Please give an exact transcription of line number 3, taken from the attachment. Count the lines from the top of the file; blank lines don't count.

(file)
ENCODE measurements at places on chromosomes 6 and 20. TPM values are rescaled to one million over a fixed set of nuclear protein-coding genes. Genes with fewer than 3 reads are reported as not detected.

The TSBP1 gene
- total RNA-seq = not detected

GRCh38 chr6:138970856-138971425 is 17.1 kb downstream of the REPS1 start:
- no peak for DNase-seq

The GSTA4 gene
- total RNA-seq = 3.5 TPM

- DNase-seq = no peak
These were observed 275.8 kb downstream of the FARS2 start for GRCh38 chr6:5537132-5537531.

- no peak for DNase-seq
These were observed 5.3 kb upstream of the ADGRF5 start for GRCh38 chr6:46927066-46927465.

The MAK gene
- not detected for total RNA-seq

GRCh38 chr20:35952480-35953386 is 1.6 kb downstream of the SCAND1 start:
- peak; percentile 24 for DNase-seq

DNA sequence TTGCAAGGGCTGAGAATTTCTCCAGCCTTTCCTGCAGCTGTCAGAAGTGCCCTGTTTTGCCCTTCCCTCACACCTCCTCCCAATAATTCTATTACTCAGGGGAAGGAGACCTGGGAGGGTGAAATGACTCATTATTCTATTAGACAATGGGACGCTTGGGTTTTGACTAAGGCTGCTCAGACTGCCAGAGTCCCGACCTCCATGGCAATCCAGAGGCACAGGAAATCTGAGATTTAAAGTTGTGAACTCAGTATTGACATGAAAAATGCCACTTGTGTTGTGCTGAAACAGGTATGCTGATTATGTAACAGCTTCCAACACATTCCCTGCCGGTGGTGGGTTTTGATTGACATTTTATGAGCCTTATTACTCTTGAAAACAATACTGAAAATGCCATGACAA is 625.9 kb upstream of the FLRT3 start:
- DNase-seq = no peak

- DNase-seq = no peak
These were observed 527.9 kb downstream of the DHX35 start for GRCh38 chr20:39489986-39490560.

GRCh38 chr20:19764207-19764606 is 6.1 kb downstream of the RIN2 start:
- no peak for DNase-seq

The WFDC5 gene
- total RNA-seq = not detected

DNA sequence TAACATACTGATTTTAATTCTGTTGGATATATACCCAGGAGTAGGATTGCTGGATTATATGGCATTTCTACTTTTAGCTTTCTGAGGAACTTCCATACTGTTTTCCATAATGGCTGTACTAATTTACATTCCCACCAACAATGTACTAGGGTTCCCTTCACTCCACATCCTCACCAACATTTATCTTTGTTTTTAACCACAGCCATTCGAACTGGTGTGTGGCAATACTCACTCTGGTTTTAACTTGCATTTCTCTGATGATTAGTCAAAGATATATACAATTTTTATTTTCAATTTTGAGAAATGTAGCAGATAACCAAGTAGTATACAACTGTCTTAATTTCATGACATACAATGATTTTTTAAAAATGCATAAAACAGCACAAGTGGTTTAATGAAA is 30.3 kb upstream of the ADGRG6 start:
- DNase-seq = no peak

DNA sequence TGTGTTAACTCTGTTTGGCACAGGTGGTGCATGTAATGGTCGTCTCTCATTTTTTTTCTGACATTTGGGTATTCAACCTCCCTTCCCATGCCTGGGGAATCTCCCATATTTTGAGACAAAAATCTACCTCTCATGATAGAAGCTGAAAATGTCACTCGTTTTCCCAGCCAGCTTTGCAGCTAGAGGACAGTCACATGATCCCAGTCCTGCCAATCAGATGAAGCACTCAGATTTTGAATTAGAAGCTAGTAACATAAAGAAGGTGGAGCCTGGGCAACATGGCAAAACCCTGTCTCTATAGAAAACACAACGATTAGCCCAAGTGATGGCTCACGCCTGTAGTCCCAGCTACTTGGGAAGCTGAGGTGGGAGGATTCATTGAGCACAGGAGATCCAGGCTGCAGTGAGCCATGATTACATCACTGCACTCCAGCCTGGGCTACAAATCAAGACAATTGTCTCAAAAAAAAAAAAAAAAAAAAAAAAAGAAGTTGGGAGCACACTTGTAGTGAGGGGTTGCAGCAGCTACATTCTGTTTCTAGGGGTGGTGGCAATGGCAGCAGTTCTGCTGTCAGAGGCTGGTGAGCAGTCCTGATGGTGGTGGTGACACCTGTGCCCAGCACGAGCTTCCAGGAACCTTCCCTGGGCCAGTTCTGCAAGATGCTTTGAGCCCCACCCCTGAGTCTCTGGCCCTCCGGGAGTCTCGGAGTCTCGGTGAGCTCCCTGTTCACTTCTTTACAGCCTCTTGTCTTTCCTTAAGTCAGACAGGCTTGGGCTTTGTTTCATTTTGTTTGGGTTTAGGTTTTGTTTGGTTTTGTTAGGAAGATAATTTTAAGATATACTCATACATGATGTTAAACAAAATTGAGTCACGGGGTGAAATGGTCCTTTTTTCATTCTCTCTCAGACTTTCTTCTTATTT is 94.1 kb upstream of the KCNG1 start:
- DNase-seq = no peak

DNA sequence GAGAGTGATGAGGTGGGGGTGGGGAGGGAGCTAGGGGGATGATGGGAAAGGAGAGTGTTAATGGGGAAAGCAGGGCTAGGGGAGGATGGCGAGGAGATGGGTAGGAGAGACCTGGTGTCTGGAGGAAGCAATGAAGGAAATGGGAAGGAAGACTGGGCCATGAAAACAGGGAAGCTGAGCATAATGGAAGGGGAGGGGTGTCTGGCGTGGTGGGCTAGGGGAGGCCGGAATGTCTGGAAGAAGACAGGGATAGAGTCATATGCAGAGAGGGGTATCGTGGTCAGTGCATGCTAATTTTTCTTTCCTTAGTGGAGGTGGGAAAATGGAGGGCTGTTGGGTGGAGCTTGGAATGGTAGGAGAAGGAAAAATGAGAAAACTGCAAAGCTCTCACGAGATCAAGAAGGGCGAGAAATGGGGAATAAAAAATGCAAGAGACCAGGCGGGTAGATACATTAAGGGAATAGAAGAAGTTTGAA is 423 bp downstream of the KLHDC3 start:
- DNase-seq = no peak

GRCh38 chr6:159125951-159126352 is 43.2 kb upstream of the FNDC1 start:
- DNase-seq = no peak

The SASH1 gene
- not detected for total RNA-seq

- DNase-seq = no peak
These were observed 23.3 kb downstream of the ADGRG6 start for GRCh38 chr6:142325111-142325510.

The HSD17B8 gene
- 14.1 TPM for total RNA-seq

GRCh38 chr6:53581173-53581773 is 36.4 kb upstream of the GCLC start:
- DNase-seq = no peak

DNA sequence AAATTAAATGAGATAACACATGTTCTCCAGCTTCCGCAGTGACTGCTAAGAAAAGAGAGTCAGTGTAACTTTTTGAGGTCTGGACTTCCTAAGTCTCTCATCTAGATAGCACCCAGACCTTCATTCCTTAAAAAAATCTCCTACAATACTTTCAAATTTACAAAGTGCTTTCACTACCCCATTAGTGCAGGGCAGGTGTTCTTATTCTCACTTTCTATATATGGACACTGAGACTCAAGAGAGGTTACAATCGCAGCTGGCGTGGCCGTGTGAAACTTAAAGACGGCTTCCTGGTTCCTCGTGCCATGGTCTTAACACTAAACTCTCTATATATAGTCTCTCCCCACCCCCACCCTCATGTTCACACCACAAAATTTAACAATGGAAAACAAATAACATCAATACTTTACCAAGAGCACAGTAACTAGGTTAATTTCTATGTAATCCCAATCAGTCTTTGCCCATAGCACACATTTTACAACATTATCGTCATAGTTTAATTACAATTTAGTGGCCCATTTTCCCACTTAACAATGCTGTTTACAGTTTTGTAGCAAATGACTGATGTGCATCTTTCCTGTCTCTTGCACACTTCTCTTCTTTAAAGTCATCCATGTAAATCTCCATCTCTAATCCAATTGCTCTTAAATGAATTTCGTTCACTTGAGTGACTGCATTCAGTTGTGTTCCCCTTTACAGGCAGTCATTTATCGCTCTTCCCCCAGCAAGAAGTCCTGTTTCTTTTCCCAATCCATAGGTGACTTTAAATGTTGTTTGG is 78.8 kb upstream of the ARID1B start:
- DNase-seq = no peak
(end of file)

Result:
- total RNA-seq = not detected